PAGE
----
Kathryn Stockett has created this wonderful story that depicts life in America’s South during the early 1960s. A mix of humour and social justice, the reader is faced with a powerful piece on which to ponder while remaining highly entertained. In Jackson, Mississippi, the years leading up to the Civil Rights Movement presented a time where colour was a strong dividing line between classes. Black women spent much of their time serving as hired help and raising young white children, while their mommas were playing ‘Society Lady’ as best they could. Eugenia “Skeeter” Phelan may have been part of the clique, born with a silver spoon in her mouth, but she held herself on the periphery, at times looking in. Skeeter was unwed and with few prospects, though her time away at college left her ready to tackle the workforce until an eligible man swept her off her feet. Skeeter returned to Jackson, only to find her family’s help left under mysterious circumstances and no one was willing to discuss it. Skeeter sought a job as a writer, prepared to begin at the bottom rung, but not giving up on sleuthing around to determine what might have been going on in Jackson. Skeeter scored a job writing an informative column in the local newspaper, giving cleaning tips to housewives in need of a little guidance. Who better to offer these tips that the hired help of Jackson?! Skeeter fostered a slow friendship with one, while building up a trust, and has an idea for a book that could offer a unique perspective in Mississippi’s divided society. Skeeter sought to write a tell-all from the perspective of the hired help, in hopes of shining a light on the ongoing domestic slavery taking place within a ‘freed’ America. With secret meetings taking place after working hours and Skeeter typing away, a mental shift took place and the idea of class became taboo, at least to some. Full of confessions and struggles in Mississippi society, Skeeter’s book may just tear the fabric of what has been a clearly demarcated community since after the Civil War. However, sometimes a book has unforeseen consequences, turning the tables on everyone and forcing tough decisions to be made. Stockett pulls no punches in the presentation, fanning the flames of racial and class divisions, as she depicts a way of thinking that was not only accepted, but completely sanctioned. A must-read for anyone ready to face some of the treatment undertaken in the name of ‘societal norms’, Stockett tells it like it was… and perhaps even still is!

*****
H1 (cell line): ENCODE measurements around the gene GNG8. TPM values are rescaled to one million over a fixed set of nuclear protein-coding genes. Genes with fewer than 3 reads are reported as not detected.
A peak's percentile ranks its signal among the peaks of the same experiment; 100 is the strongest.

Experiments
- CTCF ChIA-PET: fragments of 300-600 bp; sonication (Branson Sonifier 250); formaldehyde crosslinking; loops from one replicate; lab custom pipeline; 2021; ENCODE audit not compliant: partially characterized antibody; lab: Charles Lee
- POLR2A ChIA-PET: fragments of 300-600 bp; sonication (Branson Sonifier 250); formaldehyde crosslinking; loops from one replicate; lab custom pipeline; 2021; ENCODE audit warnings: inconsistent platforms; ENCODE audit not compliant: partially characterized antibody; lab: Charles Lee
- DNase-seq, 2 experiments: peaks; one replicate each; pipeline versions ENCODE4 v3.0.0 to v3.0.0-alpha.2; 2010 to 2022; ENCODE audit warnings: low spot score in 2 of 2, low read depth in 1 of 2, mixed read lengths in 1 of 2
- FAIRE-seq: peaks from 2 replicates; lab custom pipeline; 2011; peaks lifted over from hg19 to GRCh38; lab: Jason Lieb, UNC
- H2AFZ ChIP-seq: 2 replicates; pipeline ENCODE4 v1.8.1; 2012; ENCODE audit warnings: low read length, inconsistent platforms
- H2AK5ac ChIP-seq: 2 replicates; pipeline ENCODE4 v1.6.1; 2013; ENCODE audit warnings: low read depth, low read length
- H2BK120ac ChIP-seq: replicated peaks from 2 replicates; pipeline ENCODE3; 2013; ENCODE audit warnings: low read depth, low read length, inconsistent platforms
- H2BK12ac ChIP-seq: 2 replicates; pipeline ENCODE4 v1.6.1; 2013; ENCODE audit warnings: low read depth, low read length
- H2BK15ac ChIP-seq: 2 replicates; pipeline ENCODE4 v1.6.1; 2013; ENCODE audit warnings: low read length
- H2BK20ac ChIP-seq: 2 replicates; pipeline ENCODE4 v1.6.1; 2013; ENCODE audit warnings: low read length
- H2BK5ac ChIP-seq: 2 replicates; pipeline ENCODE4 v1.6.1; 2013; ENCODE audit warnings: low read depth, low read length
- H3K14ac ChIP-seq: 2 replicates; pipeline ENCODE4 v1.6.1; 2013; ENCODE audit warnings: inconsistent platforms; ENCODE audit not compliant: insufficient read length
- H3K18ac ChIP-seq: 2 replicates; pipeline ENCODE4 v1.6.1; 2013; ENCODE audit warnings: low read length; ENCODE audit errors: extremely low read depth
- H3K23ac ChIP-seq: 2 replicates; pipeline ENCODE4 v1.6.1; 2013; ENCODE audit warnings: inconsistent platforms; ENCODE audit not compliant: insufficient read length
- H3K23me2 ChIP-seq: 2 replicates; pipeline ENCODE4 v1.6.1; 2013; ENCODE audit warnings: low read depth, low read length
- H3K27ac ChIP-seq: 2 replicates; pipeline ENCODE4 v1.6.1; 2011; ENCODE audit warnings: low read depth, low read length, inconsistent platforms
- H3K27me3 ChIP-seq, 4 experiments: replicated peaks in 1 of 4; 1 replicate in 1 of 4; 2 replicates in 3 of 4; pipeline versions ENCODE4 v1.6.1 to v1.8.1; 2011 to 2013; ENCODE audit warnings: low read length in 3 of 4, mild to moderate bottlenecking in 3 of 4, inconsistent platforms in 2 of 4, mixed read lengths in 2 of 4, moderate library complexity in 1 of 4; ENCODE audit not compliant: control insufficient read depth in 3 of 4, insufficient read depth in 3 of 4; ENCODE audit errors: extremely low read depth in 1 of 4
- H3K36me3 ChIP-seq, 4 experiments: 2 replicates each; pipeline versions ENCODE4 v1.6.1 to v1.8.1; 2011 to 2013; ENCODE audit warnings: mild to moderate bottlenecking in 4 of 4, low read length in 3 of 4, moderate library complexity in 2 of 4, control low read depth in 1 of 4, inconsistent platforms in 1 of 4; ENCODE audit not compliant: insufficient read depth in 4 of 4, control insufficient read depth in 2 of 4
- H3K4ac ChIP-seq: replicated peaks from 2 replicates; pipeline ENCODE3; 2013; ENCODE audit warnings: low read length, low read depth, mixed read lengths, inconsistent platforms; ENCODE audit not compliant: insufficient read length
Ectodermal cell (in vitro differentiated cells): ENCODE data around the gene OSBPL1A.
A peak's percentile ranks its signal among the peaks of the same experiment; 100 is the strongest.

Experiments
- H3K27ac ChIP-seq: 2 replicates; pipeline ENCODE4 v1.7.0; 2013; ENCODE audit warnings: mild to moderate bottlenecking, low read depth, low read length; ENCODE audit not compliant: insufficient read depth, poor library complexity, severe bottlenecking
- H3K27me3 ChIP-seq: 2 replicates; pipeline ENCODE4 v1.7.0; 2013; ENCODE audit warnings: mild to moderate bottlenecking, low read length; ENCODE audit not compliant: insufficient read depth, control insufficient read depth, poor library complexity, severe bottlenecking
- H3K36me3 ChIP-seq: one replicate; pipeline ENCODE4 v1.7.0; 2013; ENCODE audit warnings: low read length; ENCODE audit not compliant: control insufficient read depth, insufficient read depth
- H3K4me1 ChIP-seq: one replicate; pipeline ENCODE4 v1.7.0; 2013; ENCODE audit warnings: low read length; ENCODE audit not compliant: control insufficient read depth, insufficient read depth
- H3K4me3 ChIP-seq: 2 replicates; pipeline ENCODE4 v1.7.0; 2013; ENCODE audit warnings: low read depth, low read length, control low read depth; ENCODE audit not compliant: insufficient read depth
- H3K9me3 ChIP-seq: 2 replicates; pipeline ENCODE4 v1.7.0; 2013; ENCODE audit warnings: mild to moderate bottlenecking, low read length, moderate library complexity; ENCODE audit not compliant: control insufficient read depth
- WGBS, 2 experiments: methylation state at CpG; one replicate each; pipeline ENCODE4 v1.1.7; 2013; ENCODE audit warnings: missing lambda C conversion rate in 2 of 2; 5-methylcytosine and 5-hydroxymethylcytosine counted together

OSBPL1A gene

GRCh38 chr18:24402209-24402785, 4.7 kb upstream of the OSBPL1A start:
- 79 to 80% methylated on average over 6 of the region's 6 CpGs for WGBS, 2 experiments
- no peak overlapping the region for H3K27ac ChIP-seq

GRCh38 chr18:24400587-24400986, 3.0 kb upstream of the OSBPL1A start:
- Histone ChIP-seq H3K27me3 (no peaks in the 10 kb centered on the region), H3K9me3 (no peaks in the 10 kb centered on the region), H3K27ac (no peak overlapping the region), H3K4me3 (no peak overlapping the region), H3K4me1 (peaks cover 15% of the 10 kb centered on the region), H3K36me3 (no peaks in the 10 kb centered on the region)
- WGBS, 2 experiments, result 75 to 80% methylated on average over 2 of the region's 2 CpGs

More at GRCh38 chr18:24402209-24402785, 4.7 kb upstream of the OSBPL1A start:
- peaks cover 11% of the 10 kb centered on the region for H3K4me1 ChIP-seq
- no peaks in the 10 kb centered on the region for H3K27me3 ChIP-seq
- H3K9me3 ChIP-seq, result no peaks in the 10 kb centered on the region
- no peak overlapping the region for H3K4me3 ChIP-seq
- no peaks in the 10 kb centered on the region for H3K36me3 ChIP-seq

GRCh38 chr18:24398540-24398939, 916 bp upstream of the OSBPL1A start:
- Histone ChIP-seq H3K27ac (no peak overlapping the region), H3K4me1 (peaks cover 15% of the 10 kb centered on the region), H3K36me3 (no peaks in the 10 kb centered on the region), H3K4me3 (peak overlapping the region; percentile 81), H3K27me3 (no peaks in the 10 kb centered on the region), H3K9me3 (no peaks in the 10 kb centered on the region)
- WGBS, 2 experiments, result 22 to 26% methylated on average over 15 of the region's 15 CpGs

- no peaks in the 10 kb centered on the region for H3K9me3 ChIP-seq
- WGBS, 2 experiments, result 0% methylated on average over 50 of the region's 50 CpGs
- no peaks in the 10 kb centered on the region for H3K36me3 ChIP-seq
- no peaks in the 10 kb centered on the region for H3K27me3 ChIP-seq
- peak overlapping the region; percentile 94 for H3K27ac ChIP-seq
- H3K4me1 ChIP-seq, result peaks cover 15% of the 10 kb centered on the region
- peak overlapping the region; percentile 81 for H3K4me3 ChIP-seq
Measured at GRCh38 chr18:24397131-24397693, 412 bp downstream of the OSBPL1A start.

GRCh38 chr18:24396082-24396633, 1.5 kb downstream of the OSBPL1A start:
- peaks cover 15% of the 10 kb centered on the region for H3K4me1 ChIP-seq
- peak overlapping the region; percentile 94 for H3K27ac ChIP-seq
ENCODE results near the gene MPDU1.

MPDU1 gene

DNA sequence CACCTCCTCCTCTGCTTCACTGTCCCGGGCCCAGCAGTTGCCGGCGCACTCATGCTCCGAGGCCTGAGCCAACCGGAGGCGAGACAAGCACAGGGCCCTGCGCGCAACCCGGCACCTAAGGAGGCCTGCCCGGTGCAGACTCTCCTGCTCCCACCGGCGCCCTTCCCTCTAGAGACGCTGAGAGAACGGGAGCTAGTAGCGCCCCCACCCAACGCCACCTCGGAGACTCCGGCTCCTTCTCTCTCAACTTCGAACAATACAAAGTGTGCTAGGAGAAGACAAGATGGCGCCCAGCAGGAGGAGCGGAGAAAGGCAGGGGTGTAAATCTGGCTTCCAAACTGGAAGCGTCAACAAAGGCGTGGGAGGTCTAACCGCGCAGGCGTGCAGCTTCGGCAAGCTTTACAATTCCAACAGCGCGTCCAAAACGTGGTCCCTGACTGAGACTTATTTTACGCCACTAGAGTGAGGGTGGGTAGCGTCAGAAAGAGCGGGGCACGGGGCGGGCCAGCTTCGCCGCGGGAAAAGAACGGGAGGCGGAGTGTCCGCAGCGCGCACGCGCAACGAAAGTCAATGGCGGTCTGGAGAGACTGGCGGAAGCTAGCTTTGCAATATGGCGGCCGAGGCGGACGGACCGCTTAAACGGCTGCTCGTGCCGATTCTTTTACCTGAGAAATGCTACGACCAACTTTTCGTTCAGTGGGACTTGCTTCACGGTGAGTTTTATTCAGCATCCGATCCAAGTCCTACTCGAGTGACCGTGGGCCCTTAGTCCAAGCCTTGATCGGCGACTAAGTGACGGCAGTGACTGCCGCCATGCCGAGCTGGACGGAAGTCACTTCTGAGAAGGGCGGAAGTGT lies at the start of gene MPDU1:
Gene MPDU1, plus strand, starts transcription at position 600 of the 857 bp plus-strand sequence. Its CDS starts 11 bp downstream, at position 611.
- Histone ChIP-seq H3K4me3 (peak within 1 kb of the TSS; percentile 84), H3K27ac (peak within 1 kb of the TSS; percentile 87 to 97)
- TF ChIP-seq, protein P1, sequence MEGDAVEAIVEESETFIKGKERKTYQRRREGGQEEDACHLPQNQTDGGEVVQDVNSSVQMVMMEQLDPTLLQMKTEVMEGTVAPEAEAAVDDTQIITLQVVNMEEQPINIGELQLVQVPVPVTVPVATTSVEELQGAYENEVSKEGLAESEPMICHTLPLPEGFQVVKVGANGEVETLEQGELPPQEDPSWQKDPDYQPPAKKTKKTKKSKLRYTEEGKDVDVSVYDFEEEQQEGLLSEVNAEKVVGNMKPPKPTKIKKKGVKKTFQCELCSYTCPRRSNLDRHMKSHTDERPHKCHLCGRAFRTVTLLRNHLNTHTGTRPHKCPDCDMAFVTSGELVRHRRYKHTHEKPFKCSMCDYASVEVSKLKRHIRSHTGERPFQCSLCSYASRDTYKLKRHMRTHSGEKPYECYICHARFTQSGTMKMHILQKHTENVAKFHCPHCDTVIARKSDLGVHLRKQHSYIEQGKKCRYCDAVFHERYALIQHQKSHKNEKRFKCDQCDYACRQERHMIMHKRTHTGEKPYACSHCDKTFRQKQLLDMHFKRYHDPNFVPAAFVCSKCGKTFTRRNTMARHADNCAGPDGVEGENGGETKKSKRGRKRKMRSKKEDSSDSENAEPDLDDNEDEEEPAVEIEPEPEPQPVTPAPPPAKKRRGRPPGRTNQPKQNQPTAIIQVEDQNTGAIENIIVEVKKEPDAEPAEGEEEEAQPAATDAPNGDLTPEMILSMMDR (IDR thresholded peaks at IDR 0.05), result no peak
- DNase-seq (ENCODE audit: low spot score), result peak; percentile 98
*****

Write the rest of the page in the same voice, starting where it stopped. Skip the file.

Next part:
Race relations in the United States has long been an issue written about, both in literature and pieces of non-fiction. How a country as prosperous as America could still sanction the mistreatment of a large portion of its citizens a century after fighting a war on the issue remains completely baffling. While Stockett focusses her attention on Mississippi, the conscious reader will understand that this sort of treatment was far from isolated to the state. One might venture to say that racism continued on a worldwide scale, creating a stir, while many played the role of ostriches and denied anything was going on. The characters within the book presented a wonderful mix of society dames and household help, each with their own issues that were extremely important. The characters bring stereotypes to life in an effort to fuel a raging fire while offering dichotomous perspectives. The interactions between the various characters worked perfectly, depicting each group as isolated and yet fully integrated. The household help bring the struggle of the double work day (triple, at times) while the society dames grasp to keep Mississippi from turning too quickly towards integration and equality, which they feel will be the end of all normalcy. Using various narrative perspectives, the characters become multi-dimensional. Additionally, peppering the dialogue with colloquial phraseology pulls the story to a new level of reality, one that is lost in strict textbook presentation. Stockett pushes the narrative into those uncomfortable places the reader hopes to keep locked in the pages of history, pushing the story to the forefront and requiring a synthesising of ideas and emotions. This discomfort is the only way the reader will see where things were, likely in a hope not to repeat some of history’s worst moments in America’s development. However, even fifty years after the book’s setting, there remains a pall of colour and class division promulgating on city streets. While racism is not as sanctioned in as many laws, it remains a strong odour and one that cannot simply be washed away by speaking a few words. This book, as entertaining as it is in sections, is far from fictional in its depiction of the world. The sooner the reader comes to see that, the faster change can occur. All lives matter, if we put in the effort and have the presence of mind to listen rather than rule from our own ivory towers.